• CBC (Edmonton, AB) purchased a GP-16 programmable button panel and I/O BLADE for an existing WheatNet-IP audio network through Marketing Marc Vallee.

  • Texas A&M University’s KETR-FM (Commerce, TX) purchased new NAVIGATOR software, an SBC-4F housing turret and several I/O BLADEs for an existing WheatNet-IP audio network.

  • KNHC-FM (Seattle, WA) updated to new NAVIGATOR software.

  • Blackburn Radio (Chatham, ON) purchased an L-8 control surface and I/O BLADEs through Ron Paley Broadcast.

  • Bayshore Broadcasting (Owen Sound, ON) purchased an I/O BLADE through Ron Paley Broadcast.

  • KXCI-FM (Tucson, AZ) purchased an IP-16 digital audio console, M4IP-USB four channel mic processor, and I/O BLADEs.

  • CJBQ-AM (Belleville, ON) purchased the ScreenBuilder customized interface app for an existing WheatNet-IP audio network.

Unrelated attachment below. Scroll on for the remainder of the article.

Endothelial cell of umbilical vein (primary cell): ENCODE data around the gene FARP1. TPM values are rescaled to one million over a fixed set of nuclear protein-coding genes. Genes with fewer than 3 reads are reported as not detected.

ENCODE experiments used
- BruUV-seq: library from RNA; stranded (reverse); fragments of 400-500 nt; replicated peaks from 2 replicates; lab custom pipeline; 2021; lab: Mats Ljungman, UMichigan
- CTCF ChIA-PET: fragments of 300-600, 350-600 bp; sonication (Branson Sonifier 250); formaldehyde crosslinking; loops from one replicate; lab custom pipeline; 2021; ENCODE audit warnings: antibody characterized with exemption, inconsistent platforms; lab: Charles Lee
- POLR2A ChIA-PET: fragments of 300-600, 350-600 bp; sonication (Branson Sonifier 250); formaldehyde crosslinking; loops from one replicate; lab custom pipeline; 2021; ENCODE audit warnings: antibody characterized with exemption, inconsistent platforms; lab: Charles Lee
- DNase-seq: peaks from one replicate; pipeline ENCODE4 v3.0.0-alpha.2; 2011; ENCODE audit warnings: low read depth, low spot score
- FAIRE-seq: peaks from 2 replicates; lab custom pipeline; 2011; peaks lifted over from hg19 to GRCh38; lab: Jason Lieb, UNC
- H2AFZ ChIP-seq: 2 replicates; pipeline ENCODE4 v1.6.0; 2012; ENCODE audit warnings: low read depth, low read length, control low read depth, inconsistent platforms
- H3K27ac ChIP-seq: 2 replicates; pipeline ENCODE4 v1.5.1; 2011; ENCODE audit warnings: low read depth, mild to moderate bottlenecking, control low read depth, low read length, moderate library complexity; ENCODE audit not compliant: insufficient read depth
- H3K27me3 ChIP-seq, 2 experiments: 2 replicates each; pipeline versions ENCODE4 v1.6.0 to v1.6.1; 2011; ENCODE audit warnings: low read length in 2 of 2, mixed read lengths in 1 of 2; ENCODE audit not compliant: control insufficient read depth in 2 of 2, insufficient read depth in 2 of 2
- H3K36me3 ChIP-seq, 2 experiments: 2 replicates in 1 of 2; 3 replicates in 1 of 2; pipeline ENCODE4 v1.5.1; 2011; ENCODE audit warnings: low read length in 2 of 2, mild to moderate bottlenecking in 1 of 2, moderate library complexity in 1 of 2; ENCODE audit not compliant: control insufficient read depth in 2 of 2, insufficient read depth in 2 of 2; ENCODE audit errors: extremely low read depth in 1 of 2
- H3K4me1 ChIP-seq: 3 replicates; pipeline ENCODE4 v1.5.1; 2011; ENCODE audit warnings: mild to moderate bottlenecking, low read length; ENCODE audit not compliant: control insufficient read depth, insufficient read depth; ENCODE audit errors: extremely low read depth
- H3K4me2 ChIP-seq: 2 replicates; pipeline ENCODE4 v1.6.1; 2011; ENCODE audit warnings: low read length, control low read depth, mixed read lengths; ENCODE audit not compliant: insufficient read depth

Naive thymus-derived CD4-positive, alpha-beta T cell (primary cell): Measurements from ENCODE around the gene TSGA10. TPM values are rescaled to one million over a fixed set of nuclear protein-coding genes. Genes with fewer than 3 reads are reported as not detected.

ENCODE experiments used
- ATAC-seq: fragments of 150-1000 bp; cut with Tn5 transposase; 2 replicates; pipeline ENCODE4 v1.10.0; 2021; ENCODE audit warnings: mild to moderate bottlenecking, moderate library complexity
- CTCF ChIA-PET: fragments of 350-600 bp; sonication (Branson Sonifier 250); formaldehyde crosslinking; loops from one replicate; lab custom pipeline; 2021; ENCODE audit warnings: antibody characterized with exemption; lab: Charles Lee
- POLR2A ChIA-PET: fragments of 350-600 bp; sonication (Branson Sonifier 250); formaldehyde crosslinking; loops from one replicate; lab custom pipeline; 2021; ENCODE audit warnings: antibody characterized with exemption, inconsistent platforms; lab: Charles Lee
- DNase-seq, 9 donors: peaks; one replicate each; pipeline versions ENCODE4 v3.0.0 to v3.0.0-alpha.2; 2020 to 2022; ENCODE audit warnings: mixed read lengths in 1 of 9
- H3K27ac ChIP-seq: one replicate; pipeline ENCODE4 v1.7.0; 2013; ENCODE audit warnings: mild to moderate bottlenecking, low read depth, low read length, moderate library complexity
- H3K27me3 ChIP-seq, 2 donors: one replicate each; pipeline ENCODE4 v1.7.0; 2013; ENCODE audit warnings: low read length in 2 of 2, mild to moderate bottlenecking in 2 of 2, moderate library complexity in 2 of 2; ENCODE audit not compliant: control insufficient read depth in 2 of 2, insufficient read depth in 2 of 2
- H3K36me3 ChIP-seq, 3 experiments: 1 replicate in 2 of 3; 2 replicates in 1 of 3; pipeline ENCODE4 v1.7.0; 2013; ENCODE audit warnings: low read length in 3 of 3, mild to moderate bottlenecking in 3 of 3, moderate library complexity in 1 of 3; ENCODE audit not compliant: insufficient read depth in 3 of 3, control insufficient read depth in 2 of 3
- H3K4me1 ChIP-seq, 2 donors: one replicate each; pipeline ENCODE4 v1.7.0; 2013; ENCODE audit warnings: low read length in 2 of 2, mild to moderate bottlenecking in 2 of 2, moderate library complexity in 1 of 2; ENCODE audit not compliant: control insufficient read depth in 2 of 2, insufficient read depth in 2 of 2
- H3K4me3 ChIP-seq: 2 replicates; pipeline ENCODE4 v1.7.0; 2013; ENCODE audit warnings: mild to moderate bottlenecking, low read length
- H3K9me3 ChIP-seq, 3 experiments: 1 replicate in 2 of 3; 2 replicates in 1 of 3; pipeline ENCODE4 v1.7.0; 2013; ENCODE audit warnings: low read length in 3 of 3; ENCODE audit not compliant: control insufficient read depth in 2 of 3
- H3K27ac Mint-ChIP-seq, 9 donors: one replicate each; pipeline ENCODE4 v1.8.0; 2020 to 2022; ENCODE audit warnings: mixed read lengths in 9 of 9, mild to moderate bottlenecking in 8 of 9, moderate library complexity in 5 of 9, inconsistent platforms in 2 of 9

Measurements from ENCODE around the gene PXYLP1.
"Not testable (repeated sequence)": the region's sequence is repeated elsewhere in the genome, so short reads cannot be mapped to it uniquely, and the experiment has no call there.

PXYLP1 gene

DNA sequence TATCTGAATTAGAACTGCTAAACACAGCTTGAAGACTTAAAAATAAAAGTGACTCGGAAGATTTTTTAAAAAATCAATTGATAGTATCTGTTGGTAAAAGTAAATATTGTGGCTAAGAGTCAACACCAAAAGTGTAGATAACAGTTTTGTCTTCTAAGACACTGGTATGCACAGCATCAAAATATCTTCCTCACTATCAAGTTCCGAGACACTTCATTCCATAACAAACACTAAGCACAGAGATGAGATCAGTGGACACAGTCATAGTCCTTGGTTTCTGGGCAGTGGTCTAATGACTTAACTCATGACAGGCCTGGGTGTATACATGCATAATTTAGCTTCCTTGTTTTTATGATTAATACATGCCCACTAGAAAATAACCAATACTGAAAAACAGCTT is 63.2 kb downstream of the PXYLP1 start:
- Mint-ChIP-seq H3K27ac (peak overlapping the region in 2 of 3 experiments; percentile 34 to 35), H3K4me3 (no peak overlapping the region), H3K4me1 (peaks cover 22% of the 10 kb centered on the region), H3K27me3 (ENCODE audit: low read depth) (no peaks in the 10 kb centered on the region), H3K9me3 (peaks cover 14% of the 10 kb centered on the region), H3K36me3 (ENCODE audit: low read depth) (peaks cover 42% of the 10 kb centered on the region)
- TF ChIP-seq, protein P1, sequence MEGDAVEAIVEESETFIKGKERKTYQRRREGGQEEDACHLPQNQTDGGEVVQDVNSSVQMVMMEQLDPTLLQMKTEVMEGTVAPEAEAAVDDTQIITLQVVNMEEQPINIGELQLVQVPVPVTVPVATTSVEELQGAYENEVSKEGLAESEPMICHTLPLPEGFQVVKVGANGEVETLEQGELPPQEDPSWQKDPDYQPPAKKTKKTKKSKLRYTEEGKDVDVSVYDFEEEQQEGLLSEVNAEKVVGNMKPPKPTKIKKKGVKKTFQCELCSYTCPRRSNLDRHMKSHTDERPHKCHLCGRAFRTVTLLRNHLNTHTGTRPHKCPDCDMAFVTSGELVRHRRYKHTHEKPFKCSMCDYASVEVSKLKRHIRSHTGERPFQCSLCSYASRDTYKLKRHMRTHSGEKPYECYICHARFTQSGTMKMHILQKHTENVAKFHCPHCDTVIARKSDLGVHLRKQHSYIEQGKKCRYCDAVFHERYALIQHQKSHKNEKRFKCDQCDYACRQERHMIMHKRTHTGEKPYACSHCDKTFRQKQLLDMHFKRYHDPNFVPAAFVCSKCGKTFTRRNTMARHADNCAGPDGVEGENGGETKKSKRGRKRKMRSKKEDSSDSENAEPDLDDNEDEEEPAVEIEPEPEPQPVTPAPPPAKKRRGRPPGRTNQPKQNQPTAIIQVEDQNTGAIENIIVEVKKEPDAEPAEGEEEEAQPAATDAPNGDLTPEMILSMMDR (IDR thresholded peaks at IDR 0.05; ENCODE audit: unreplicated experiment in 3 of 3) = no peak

• ARC Radio (Quebec) purchased an IP-12 digital audio console, M4IP-USB four channel mic processor and I/O BLADEs through Marketing Marc Vallee.

  • Rogers Broadcasting (Toronto, ON) purchased 19 LXE customizable control surfaces, 22 M4IP-USB four channel mic processors, 49 TS-22 talent stations, four TS-4 talent stations, eight Aura8-IP multimode processor BLADEs, 60 ScreenBuilder apps and nine BLADEs, including four with Clip Player, through Ron Paley Broadcast.

  • Skyview Networks (Scottsdale, AZ) purchased an I/O BLADE and WDM driver for an existing WheatNet-IP audio network.

  • MZ Media (Toronto, ON) purchased a TS-4 talent station.

  • KCRG-TV (Cedar Rapids, IA) purchased E-6 control surfaces for an existing Wheatstone network.

  • Ron Paley Broadcast (Winnipeg, MB) ordered an LX-24 control surface.

  • CKRZ-FM (Hamilton, ON) purchased an L-12 control surface, M4IP-USB four-channel mic processor, TS-4 talent station and several I/O BLADEs through Ron Paley Broadcast.

  • Cumulus Media (Birmingham, AL) purchased two IP-12 digital audio consoles and WheatNet-IP audio BLADEs.

  • iHeartMedia (Charlotte, NC) purchased a MADI BLADE for an existing WheatNet-IP audio network.

  • Media Engineering (Switzerland) purchased an E-1 control surface.

Audioarts Engineering

  • Caribbean Radio Lighthouse (Concord, NC) purchased an R-55e console through BSW.